Kutaniyaki Porcelain

Kutaniyaki porcelain

At the Ishikawa Prefecture Kuntaniyaki Art Museum, you are able to see examples of the brightly coloured kutaniyaki porcelain. A famous regional type of porcelain, kutaniyaki has over 360 years of history, dating back to the Edo Period (1603-1868). The porcelain is characterised by intricate designs and bright colours on each piece, from green to yellow to red. Additionally, If you visit the Kutaniyaki Kamato Tenjikan, you’ll also be able to view various porcelain designs and see artists creating the regional porcelain in real time. The exhibition building also has one of the oldest kutaniyaki kilns in the area, dating all the way back to 1826. If you’re feeling extra creative, you’ll also have the chance to try to make your own kutaniyaki! You’ll have guidance from an expert, and when you finish your piece, you can have it sent over to your house so you can keep it as a souvenir! 


Awara Onsen

Awara Onsen, Copyright: Fukui Prefectural Tourism Federation

Following Kaga Onsen we have another onsen, and therefore another essential stop to soothe yourself and relax. With bathhouses, footbaths, and great food, there’s much to do in Awara.


Ashiyu

An Awara Onsen ashiyu, Copyright: Fukui Prefectural Tourism Federation

If you’re strapped for cash, or not in the mood for a full onsen or bathhouse experience, an ashiyu might be right up your alley. Meaning “foot bath” in Japanese, they are spots around many cities where one can rest their feet in the warm spring waters. What makes them even better is the fact that they are free! Around Awara Onsen, there are 5 ashiyu that you can pick from. 


Yukemuri Yokocho

Inside a restaurant at Yukemuri Yokocho, Copyright: Fukui Prefectural Tourism Federation

Once your feet are rested and you’re ready to continue your journey, check out the Yukemuri Yokocho for some friendly faces and some delicious food. An alley of various food stalls and restaurants, serving skewers to noodles to oden, the small size and close quarters means that you are bound to end the night making a few new friends.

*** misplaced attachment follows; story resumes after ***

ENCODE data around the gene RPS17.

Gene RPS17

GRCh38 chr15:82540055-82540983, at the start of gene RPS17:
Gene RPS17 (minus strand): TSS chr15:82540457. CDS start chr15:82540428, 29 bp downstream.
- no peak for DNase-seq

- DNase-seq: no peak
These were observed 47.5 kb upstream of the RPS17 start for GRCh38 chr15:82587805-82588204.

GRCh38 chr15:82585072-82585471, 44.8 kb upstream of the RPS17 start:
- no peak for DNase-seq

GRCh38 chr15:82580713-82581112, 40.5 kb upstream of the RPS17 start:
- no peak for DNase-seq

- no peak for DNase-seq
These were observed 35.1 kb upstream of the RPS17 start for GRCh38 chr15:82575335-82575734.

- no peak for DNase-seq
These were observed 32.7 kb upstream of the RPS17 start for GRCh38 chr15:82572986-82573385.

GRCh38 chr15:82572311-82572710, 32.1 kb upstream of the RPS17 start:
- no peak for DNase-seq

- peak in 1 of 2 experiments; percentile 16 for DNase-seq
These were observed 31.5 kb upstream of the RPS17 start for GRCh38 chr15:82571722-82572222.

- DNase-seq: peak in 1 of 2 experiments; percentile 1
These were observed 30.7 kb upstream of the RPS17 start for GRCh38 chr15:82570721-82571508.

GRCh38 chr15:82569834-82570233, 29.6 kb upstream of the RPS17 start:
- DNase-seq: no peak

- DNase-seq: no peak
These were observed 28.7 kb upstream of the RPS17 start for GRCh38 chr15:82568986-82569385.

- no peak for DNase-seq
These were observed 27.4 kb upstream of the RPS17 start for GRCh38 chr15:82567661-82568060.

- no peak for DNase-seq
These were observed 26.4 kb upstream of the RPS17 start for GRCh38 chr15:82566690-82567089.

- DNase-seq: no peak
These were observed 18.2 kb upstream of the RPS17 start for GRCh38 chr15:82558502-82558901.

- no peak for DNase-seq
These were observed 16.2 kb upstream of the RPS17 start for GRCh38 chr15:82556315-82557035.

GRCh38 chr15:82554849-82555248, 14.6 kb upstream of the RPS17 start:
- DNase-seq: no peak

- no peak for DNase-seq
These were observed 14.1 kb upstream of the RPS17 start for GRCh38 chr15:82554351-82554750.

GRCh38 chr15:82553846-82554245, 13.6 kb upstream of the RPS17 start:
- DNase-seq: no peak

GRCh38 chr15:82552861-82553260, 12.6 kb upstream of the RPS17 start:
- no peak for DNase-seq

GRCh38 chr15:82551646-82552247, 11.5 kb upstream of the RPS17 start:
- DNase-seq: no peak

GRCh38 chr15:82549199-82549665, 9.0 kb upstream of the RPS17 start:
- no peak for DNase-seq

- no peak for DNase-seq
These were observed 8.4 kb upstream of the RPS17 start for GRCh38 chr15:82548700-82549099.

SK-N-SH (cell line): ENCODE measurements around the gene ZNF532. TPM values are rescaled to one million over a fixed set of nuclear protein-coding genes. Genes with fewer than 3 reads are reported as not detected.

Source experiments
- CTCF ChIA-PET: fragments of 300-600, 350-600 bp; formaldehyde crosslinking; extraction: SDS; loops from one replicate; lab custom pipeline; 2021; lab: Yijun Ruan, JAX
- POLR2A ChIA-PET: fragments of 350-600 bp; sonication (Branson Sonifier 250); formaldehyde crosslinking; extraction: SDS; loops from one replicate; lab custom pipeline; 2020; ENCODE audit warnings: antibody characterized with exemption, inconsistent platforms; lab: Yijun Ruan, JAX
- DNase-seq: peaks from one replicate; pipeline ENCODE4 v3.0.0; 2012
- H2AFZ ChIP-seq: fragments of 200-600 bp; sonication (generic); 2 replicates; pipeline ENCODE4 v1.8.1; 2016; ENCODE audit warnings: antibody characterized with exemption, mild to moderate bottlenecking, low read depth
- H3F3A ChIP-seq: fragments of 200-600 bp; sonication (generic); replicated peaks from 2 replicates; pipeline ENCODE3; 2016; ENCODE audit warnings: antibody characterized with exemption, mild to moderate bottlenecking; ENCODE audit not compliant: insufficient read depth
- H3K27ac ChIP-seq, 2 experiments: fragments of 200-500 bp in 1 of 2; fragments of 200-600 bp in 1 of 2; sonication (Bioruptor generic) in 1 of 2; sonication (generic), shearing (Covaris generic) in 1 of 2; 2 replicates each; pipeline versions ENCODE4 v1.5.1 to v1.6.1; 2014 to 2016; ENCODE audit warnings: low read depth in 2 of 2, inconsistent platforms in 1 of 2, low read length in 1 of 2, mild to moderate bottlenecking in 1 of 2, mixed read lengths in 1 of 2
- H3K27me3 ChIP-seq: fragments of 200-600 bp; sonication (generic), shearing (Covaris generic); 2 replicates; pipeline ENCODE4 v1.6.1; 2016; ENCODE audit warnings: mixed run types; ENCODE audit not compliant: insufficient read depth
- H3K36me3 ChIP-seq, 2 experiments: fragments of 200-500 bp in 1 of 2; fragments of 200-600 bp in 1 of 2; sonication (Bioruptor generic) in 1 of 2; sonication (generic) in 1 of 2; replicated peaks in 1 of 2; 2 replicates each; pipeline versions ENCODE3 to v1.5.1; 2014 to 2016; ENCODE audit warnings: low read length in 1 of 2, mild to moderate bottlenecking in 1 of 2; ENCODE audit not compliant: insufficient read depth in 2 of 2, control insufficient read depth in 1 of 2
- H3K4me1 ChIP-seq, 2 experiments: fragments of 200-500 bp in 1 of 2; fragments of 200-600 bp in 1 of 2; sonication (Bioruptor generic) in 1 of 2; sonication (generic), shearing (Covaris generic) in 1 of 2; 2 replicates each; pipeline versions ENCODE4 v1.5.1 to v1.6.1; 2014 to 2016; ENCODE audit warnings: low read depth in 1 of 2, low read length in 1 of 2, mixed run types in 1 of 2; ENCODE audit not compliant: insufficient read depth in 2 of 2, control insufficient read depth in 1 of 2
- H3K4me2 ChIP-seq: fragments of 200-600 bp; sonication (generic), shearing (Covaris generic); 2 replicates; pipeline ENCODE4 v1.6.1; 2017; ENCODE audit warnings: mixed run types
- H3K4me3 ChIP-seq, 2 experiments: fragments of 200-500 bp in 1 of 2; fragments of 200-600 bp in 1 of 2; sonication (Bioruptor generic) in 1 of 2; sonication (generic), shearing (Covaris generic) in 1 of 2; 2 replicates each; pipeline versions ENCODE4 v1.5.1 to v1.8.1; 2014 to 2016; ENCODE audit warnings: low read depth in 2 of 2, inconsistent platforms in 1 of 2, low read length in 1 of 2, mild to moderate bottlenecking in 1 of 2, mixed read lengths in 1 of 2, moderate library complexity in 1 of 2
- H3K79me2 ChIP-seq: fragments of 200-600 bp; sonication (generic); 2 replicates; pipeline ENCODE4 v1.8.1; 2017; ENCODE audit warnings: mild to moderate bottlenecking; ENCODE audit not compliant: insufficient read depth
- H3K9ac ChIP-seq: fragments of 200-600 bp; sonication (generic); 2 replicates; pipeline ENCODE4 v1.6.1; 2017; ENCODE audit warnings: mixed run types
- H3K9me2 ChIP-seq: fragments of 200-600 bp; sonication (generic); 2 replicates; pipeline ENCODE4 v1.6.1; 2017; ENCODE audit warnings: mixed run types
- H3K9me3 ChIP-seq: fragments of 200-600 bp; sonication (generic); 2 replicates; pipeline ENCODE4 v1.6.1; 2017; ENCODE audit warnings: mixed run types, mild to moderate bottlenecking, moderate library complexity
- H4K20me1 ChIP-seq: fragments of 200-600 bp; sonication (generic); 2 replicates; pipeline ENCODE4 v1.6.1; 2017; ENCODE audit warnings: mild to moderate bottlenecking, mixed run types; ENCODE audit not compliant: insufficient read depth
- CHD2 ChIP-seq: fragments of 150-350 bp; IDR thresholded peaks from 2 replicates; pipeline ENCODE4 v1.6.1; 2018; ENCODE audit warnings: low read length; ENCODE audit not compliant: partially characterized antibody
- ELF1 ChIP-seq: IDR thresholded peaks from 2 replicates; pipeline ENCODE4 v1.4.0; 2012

Fukui

Fukui Station, Copyright: Fukui Prefectural Tourism Federation

Now Fukui, the capital of the eponymous Fukui prefecture! The city of Fukui, located slightly inland from the coast, has more than enough activities to warrant a multi-day stay. From the Prefectural Dinosaur Museum, where you can see a Tyrannosaurus Rex and other dinosaurs bearing the prefecture’s name to Maruoka Castle, one of the few castles with an intact keep. But there’s still more, you mustn't forget the delicacies of the area, including Echizen crab!


Dinosaur Museum

The dinosaur museum, Copyright: Fukui Prefectural Tourism Federation

From Fukuiraptor to Fukuisaurus, multiple dinosaurs have been discovered nearby in Katsuyama, and now the largest dinosaur museum in Japan is located in Fukui. You arrive to the sight of a giant Tyrannosaurus Rex robot, and you'll have the opportunity to see multiple original dinosaur skeletons, even the opportunity to touch some other fossils! The three exhibitions are Dinosaur World, Earth Sciences, and the History of Earth, all span a total of three levels. You can also watch experts examine and clean new fossils found nearby in the Fossil Preparation Lab. Other great exhibits come to the museum throughout the year, so carve out a day and see some dinosaurs face to face!